In a 1995 issue of American Journal of Physics, Dwight Neuenschwander asked: "Does any piece of mathematics exist for which there is no application whatsoever in physics?"
In 1998, Paul Dolan and Denisa Melichian responded with two unusual or unexpected applications of mathematical ideas.
First, Mobius strips often are viewed as recreational devices that play with one's mind and sense of spatial objects.
Now, they are used in the design of fan blades. And previously, they were used for conveyor belts to ensure equal wear on "both" sides of a belt.
Currently, Mobius screws are used in some kitchen mixers, saving more than 30% of the electric power needed.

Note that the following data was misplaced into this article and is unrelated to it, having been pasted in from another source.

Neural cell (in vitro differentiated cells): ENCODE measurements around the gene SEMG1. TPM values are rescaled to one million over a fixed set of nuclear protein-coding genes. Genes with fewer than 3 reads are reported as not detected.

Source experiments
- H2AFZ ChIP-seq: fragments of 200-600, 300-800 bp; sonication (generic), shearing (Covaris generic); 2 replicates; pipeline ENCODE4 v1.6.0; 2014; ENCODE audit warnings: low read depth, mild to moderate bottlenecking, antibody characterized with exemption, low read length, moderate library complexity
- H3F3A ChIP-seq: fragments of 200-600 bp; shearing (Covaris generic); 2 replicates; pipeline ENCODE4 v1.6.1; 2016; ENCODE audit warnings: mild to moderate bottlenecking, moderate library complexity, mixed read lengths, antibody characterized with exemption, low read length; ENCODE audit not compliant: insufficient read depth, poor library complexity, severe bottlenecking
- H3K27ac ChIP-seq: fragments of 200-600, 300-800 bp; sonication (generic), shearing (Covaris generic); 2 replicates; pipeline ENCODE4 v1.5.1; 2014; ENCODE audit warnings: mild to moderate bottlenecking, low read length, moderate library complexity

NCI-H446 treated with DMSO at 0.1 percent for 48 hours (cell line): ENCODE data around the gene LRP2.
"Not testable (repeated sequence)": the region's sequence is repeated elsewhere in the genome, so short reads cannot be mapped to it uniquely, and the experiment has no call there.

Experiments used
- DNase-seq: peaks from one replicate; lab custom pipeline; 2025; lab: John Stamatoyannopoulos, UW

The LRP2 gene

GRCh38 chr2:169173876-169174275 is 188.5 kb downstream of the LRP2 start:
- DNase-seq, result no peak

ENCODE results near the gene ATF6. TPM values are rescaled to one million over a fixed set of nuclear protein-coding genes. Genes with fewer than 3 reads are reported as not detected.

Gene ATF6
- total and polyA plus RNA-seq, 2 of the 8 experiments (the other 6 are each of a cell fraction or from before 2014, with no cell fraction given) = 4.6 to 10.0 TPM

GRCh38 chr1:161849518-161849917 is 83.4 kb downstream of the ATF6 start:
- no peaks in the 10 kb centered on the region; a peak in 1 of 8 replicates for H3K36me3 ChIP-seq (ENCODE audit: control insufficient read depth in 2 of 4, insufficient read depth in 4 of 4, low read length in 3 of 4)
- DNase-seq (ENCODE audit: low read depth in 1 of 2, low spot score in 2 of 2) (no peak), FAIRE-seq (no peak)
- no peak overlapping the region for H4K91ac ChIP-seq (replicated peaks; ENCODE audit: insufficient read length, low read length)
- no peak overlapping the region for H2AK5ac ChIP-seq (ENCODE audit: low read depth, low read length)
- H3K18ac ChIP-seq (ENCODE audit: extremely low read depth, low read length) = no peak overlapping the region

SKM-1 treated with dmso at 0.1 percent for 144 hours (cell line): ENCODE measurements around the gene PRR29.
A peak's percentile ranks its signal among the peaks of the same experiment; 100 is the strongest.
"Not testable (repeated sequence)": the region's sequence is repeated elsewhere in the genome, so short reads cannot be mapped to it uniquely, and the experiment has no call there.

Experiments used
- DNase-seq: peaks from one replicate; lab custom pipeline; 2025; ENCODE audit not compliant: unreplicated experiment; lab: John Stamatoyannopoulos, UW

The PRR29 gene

Second, the zeroes of Riemann's zeta function is a very difficult idea to make sense of...even by high-level mathematicians. Toss in the Riemann hypothesis, and things become even more obtuse.
Yet, scientists have used the distribution of these zeroes in the search for the idealized energy level spectrum of heavy nuclei. (A mouthful by itself!)
Neuenschwander's question, by design, will never have a definitive answer. But, it led Dolan/Melichian to a more "philosophical" concern: "It seems that even the most esoteric mathematical innovations ...are eventually used to model physical systems. Why that should be true is of course a deep and fascinating question."
How do you weigh in on this...and if not physics, then chemistry... economics... biology... astronomy/cosmology... psychology... etc.!
Source: American Journal of Physics, Jan. 1998, p. 1